In these situations, we may be powerless, but we’re not helpless.
This is so important to us that two of Affair Recovery’s “We Believe” statements are 1) Severe crisis can lead to radical transformation, and 2) Failure teaches what success cannot. I can honestly say that my year of death was one of the most painful times in my life, but it was also one of the most transformative.
I’m certainly not trying to justify the evil that has occurred in anyone’s life or anyone’s addiction, but for me, every major lesson I’ve learned after age 30 hasn’t been the result of success, but rather the result of failure.If we allow ourselves the grace to process it fully, there is a way for our pain to be used as a catalyst for healing, growth and transformation
This may surprise you, but a major determining factor between those who go forward with new life and those who remain stuck after an affair is their willingness to grieve the loss.
One of the lectures given at EMS Weekend is titled «Barriers to Recovery» and one of the 6 barriers discusses is «A Failure to Grieve». Below is a portion of that lecture:
Grieving Done Well
Those who go into «GRIEVING» mode may spend months sorting through their grief with tears, pain, and true sorrow, but at the end of their journey they feel refreshed and renewed. I remember one of our mentors explaining how each night after she got the kids to bed she’d go to the bathroom and cry out to God while weeping.
While that may sound strange to some, at the end of her season of mourning she was renewed. She worked through the grief and was able to emerge without that tangible sadness, that weight in her soul, dragging down even the best days.
Since I began my work as a therapist in 1981, I have never known of a single person who has thoroughly grieved and had any regrets or felt a need to blame anyone. They are free and at peace. When people fail to move forward after the affair, it’s often due to the inability to grieve the loss.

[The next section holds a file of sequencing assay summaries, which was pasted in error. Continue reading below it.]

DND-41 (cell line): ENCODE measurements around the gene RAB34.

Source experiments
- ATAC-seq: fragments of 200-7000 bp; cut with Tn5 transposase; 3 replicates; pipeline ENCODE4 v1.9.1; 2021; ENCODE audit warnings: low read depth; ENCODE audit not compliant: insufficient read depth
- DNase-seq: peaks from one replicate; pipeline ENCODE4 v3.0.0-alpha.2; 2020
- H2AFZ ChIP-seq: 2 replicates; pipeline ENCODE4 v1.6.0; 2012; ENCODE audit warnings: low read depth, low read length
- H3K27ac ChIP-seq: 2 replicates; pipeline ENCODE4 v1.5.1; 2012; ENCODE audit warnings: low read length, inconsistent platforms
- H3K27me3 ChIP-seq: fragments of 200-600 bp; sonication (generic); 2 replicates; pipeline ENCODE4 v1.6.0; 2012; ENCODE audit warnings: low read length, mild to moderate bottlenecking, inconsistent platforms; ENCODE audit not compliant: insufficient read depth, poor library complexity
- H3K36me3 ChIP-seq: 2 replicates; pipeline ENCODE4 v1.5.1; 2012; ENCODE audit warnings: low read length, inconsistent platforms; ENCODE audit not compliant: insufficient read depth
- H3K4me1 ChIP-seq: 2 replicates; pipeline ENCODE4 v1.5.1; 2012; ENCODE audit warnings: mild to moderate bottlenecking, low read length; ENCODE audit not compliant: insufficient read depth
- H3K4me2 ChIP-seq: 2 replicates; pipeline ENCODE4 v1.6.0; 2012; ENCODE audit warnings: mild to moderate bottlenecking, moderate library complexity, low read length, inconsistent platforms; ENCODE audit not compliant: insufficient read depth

Instead of healing from the pain, they try to control and manage the pain which only results in further damage and isolation. You can read her compelling story here.
Untransformed pain manifests itself in some unexpected but harmful ways. Frequently, it's seen as bitterness and resentment. Eventually, untransformed pain makes us toxic to everyone around us, and our pain is transmitted through mistrust, rejection and isolation.
We continually play the victim and claim self-protection as the defense for making everyone else wrong so we can be right. Another sure fire way for transmitting our pain after the affair is control. Rather than grieving our pain, we try to avoid it by controlling others in our life.
As long as they behave as we need for us to be safe, then we can stave off the feelings we fear. The only problem with control is that it comes at the expense of those we love. We rob them of their freedom by dictating their actions and choices under the guise of «doing what's best for them.
» In reality, we become self-centered in our attempt to protect ourselves from further hurt.Untransformed pain is also transmitted through anger. This not-so-subtle approach is about overtly transmitting the pain back to those who have wounded us.
Vengeance drives our anger as we become consumed with making the other person hurt as badly as we hurt. But it turns out anger has an appetite of its own, and it's impossible to get it all out.
Rather than removing the pain, anger begets anger, and it only serves to amplify the pain as the appetite for anger grows.
Samuel recently shared some poignant thoughts in one of his video blogs, where he cautions survivors to not 'anger their way through recovery'.
Whichever process you chose to work through the pain of infidelity, please do not skip grieving.
It’s hard and it hurts, but truly grieving the losses created by infidelity is the only way to overcome the pain and discover peace.
For more help on how to grieve while being supported by a tight knit group, a life changing experience, consider the Harboring Hope course for betrayed spouses.